Eliminate coal to save Great Barrier Reef, climate authority warns


Australia and the rest of the world must virtually eliminate the use of coal for electricity within 22 years if there is to be a chance to save even some of the Great Barrier Reef, the world's most authoritative climate science body has warned.

In a report authored by more than 90 scientists, and pulling together thousands of pieces of climate research, the UN's Intergovernmental Panel on Climate Change (IPCC) said global emissions of greenhouse gas pollution must reach zero by about 2050 in order to stop global warming at 1.5 degrees Celsius.

At current rates, they said 1.5C would be breached as early as 2040, and 2C would be breached in the 2060s.

If that happens, temperatures over many land regions would increase by double that amount. And at 2C of warming, experts said the world would risk hitting "tipping points", setting the world to uncontrollable temperatures.

With the world already 1C warmer than pre-industrial times, experts said this report, released by the IPCC in Incheon, Korea today, was likely the last warning before it would be impossible to keep warming at 1.5C.

"We're not on track, we're currently heading for about 3 degrees to 4 degrees of warming by 2100," report contributor Professor Mark Howden from ANU said.

"To limit temperature change to 1.5 degrees we have to strongly reduce carbon dioxide emissions. They have to decline about 45 per cent by 2030 and they have to reach zero by 2050.

"On a global basis, coal will have to drop between 0 and 2 per cent of existing usage."

Coral reefs are expected to decline by a further 70 to 90 per cent under 1.5C, but that rises to more than 99 per cent reef loss as temperature rises hit 2C.

In Australia, that means the vast majority of the Great Barrier Reef will undergo significant upheaval or collapse.

Combined with increased ocean acidification due to higher carbon dioxide concentrations, this is expected to heavily affect fish stocks and diversity.

A rise of 2C would mean three times as much of the earth's terrestrial ecosystems would undergo transformations compared to a rise of 1.5C, significantly increasing species extinctions.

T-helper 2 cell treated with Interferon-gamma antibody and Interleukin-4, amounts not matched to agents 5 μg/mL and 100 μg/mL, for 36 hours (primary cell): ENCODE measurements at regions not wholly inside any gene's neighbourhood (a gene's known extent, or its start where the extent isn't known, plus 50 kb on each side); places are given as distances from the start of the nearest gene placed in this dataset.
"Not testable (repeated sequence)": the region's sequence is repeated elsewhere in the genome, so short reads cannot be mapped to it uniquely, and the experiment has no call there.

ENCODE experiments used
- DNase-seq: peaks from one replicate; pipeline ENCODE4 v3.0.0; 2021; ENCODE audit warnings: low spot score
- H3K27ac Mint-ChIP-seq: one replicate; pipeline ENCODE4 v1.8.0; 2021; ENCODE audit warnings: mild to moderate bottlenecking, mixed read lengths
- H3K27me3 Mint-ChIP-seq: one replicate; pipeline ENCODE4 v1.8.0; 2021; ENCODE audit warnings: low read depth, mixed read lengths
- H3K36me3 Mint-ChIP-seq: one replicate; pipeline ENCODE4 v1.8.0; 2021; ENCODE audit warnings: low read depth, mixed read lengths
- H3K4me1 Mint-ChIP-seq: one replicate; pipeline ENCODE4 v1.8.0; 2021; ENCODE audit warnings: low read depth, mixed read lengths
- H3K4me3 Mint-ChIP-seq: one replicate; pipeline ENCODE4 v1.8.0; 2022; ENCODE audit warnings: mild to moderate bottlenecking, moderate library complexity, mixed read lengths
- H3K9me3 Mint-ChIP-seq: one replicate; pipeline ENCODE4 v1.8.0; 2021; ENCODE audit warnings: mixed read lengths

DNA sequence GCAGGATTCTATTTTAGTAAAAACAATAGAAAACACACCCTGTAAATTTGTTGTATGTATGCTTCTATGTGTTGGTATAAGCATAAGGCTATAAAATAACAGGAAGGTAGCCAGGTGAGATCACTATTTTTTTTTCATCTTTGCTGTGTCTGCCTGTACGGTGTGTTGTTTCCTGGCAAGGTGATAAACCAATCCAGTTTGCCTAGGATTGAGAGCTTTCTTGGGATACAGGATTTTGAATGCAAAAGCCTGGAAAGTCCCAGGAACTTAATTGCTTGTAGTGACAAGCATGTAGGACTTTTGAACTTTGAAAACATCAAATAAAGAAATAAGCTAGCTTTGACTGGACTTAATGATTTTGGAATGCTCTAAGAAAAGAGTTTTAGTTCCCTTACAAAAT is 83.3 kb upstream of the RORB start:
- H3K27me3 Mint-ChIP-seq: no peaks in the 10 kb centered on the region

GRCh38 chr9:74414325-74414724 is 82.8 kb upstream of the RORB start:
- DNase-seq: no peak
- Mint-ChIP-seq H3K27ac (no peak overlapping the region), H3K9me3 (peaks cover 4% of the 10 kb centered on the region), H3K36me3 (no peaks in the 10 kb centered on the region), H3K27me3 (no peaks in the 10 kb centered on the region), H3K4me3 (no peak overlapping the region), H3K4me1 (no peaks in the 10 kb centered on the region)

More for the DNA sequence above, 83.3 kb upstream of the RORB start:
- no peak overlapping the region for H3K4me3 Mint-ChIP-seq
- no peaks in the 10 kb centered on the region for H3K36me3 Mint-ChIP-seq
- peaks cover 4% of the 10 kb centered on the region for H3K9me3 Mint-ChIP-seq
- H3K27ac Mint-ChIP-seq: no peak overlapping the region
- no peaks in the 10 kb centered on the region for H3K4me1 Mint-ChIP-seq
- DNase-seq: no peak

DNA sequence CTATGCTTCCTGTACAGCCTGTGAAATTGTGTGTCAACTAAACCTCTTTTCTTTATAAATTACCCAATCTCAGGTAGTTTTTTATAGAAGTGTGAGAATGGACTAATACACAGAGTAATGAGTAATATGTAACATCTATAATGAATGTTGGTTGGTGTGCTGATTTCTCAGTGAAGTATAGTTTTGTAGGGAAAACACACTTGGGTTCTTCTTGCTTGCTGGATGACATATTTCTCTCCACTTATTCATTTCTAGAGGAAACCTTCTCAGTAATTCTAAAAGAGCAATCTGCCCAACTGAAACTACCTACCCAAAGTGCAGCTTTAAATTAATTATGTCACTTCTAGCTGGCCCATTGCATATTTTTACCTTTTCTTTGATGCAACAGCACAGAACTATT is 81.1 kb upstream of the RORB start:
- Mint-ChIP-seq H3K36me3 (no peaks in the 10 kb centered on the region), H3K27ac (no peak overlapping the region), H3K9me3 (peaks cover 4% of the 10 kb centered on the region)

We'll see an ice-free Arctic every 10 years under 2 degrees of warming.

Ice melts will become more frequent and intense

We'll see an ice-free Arctic every 10 years under 2 degrees of warming.

UN Photo: Mark Garten

Modern humans have never seen an ice-free Arctic, but at 2C that would happen once a decade, compared to once a century at 1.5C.

A 2C rise would mean an extra 10 centimetres of sea-level rise by the end of the century, affecting an extra 10 million people. And it would double the number of people experiencing water scarcity.

And we would be hit with more extreme hot weather events in every part of the world, more floods in most, and more drought in some.

Those extreme events would be "far worse" as temperature increases go beyond 1.5C, according to Will Steffen from ANU's Climate Change Institute.

"Loss of the Amazon forests, melting of the permafrost, loss of ice in West Antarctic and Greenland, they are much riskier at 2 degrees than they are at 1.5," Professor Steffen said.

"They could lead to a tipping cascade where the system will get hotter and hotter even if we bring our emissions down."

Coal use needs to drop to '0 to 2 per cent': expert

In 2015, almost every country agreed to stop global warming at "well below" 2C under the Paris Agreement, and to try to limit it to just 1.5C.

But 1.5C is a global average, which is dampened by ocean temperatures and doesn't represent regional extremes, according to report contributor Jatin Kala from Murdoch University.

"Even some world leaders seem to think that 1.5 degrees is a small number, why do we care?" Dr Kala said.

"Warming over the land is at a higher level of magnitude. We care because when the global average is 1.5 degrees warmer, that means that several regions of the world are warming at much higher magnitudes — they'll be a lot warmer than 1.5."

To limit warming to 1.5C, there needed to be "deep changes in all aspects of society", according to Professor Howden.

"It does actually require major transformations in many aspects of society and to do those transitions, the next 10 years is critical," Professor Howden said.

"Electricity will have to be supplied by renewables on a global basis by the tune of about 70 to 85 per cent of electricity supply.

"Coal would have to drop to within 0 and 2 per cent of existing usage, and gas down to about 8 per cent of existing usage, and only if there was carbon dioxide capture and storage associated."

Although renewables like solar and wind are rapidly disrupting energy systems around the world, freight, aviation, shipping and industry are lagging behind in emissions reduction.

LNG processing is contributing significant greenhouse gas emissions and carbon sequestration is "virtually not happening", according to contributor Peter Newman from Curtin University.

But Professor Newman said there was some movement in the right direction.

"Electric vehicles are rapidly happening around the world," he said.

"[In Australia], the industrial systems are not good, but the land systems however are a good sign. There has been significant reforesting of the landscape."

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